Work-study vital for AU

Students learn, earn money as part of financial aid packet

While some work-study students just bustle around offices, filing away papers or making appointments, considering their work-study jobs as just jobs, others have gained valuable experience useful in their professional and personal lives while coping with the pressures of working and classes.

Currently, 1,300 AU students are employed in the work-study program, which they qualify for by demonstrating financial need.

However, since this is solely part of the federal financial aid program, it is applicable only to American citizens.

Sophomore Melvin Amaya has worked at the Multicultural Affairs office for the last three semesters said he has "picked up quite a few graphic design skills." Meanwhile, freshman Rebecca Shillenn who works in the School of Communication office, said that she "figured out how to use a lot of program applications" - something she would not have learned otherwise.

Like many others in the program, they will be putting down work-study experience on their rsums.

Employers' experiences with work-study students have been positive overall.

Richard Hellings of the SOC Graduate Office, points out that the students' job is mainly to reduce the staff's.

"During the summer, when they aren't on campus, we do their work," Hellings said. "So it isn't like they're indispensable, but they certainly are helpful."

Helen Alatorre of the Multicultural Affairs office takes a different stance on how essential work-study students are in the office.

"From the start, I told them that they wouldn't be stuffing envelopes," Alatorre said. "I treat them like colleagues and I expect the same standard of work."

Alatorre speaks proudly of how one work-study student single-handedly coordinated a scholarship dinner when the Multicultural Affairs office found itself short-staffed.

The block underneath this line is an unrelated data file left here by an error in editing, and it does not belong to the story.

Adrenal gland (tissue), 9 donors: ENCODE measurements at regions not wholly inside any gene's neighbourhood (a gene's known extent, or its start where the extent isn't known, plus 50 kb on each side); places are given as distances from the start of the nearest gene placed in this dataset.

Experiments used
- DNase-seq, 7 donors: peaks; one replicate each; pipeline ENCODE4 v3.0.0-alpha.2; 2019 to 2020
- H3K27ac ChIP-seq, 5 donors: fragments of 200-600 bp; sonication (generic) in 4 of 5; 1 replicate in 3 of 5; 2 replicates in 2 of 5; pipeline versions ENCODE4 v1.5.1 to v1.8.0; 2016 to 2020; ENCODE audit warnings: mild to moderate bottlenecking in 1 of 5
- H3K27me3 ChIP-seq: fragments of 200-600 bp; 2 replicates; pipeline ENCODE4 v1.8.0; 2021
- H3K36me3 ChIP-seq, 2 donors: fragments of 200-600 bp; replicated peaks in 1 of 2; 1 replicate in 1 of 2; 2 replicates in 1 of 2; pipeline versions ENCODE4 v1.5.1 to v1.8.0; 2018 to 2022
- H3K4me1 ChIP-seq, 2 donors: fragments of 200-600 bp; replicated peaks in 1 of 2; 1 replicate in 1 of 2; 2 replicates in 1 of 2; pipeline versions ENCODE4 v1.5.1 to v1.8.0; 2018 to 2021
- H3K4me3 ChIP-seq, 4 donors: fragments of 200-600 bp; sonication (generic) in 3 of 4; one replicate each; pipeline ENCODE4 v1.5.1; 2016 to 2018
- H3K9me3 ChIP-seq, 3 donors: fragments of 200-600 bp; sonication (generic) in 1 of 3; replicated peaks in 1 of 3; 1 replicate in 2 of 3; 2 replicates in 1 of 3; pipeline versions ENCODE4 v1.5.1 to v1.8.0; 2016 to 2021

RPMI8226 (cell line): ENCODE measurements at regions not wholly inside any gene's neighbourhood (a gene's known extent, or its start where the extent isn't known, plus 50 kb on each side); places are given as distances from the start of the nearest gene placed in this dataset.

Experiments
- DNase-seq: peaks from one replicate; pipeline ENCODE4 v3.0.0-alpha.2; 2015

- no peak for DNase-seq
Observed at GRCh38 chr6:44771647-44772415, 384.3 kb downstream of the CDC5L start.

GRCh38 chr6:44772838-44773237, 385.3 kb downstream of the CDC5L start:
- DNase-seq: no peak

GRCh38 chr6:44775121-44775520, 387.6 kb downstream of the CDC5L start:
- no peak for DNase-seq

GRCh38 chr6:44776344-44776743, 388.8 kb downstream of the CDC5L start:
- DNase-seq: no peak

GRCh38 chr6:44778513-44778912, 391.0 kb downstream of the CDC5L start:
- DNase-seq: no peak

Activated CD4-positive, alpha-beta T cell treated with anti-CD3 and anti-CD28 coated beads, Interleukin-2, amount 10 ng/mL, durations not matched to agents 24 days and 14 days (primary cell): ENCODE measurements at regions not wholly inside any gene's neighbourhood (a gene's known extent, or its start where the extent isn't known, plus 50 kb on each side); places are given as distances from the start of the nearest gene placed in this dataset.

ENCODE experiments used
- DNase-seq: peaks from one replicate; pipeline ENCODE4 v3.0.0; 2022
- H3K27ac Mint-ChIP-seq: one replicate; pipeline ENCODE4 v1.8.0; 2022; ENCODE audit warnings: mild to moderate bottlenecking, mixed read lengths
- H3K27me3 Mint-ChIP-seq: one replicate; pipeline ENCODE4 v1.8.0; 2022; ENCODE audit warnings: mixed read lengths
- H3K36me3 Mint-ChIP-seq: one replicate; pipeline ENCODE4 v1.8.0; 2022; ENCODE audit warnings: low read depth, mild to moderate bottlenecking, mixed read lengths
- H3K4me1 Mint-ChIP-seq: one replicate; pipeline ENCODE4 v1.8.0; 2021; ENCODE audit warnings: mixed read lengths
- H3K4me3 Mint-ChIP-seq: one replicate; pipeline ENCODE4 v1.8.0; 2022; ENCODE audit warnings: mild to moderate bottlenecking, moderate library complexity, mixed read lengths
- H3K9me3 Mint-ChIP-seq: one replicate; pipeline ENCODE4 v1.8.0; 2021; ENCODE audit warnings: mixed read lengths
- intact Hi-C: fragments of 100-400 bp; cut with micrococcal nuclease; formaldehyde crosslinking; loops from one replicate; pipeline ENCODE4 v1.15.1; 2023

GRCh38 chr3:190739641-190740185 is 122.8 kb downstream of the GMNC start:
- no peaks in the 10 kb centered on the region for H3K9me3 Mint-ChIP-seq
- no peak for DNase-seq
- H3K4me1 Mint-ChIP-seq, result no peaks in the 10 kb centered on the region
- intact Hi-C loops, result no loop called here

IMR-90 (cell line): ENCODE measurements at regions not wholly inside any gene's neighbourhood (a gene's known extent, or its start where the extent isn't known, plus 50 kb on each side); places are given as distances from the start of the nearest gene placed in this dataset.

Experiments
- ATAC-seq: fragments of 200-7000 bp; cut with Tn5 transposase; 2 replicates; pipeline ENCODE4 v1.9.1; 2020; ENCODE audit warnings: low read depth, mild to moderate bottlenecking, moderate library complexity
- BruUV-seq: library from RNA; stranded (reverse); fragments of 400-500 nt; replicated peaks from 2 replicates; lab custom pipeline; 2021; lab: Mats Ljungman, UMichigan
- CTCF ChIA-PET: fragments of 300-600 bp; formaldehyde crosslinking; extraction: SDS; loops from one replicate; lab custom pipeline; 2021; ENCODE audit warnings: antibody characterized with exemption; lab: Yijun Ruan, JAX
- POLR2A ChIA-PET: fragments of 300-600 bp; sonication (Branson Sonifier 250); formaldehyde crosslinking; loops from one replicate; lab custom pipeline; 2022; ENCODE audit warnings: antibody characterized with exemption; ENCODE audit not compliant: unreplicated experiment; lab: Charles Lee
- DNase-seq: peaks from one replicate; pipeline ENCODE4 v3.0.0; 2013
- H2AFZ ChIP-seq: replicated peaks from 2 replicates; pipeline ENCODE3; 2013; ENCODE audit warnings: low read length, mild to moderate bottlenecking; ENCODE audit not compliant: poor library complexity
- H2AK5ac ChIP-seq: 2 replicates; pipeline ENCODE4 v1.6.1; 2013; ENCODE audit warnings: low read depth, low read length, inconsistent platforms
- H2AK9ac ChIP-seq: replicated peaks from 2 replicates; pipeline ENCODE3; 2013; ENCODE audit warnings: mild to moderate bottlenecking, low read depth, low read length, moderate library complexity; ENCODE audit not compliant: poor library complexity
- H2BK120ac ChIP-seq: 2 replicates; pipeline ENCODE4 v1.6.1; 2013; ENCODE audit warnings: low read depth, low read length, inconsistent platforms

"My experience with work-study kids has been wonderful," Alatorre said.

AU's Federal Work-Study Coordinator Michelle D. Harris mentions that aside from benefiting students, the university gains as well because its daily operations are partially, and very economically, run by students.

The D.C.-area community in general also benefits from the D.C. Reads program, which hires federal work-study students to teach elementary school children in Anacostia and Columbia Heights to read.

There are also work-study positions related to health care, childcare, welfare and social service among others. Thus college students are making a difference while earning an income.

Even though students are treated as "para professionals," as Alatorre puts it, employers do have to make accommodations for their students, including time off during exams.

"I ask that they tell me ahead of time when they need time off," Alatorre said. "If they need time off unexpectedly, I usually ask them to find a replacement. Considering that there are two other work study kids who are desperate to make up the hours, we inevitably find someone."

Most students have no conflicts with their work-study jobs and class work. The most they are entitled to work is 20 hours per week. Even for students taking 15 credits, the flexible hours the job offers, and the understanding employers makes it possible for students to juggle both worlds.

However, the picture isn't quite as rosy for other students.

Harris mentioned that the work-study program has never had a problem running out of work-study funds, which is true for this academic year. Each student is given a federal work-study award based on the student's financial needs, and it is possible for students to reach their limit. However, these students will have opportunity to get extra funds if they estimate their money in advance and call the Financial Aid Office for assistance before their money runs out.

"If a student still has financial need, and has exhausted their initial work study award, if additional funds are available, then our office would increase their award," Harris said.

Meanwhile, other students must cope with the fact that work-study jobs may not pay them enough of money they need.

Freshman Mary Kapsak applied for a work-study position in the library but later turned it down to be a swimming instructor, because the job paid nearly 20 percent more.

Similarly, freshman Aneesa Khan struggled to find a job in the work-study program last fall, even though she started her search weeks before the deadline. All she kept getting were "e-mails saying the positions were filled." This semester she managed to find a position in the D.C. Reads program.

Even Shillenn, who says that her experience with the program has been good, admits that "it's hard to get enough hours, especially since my classes are all during office hours. I don't think I'm going to make all the money they offered me"

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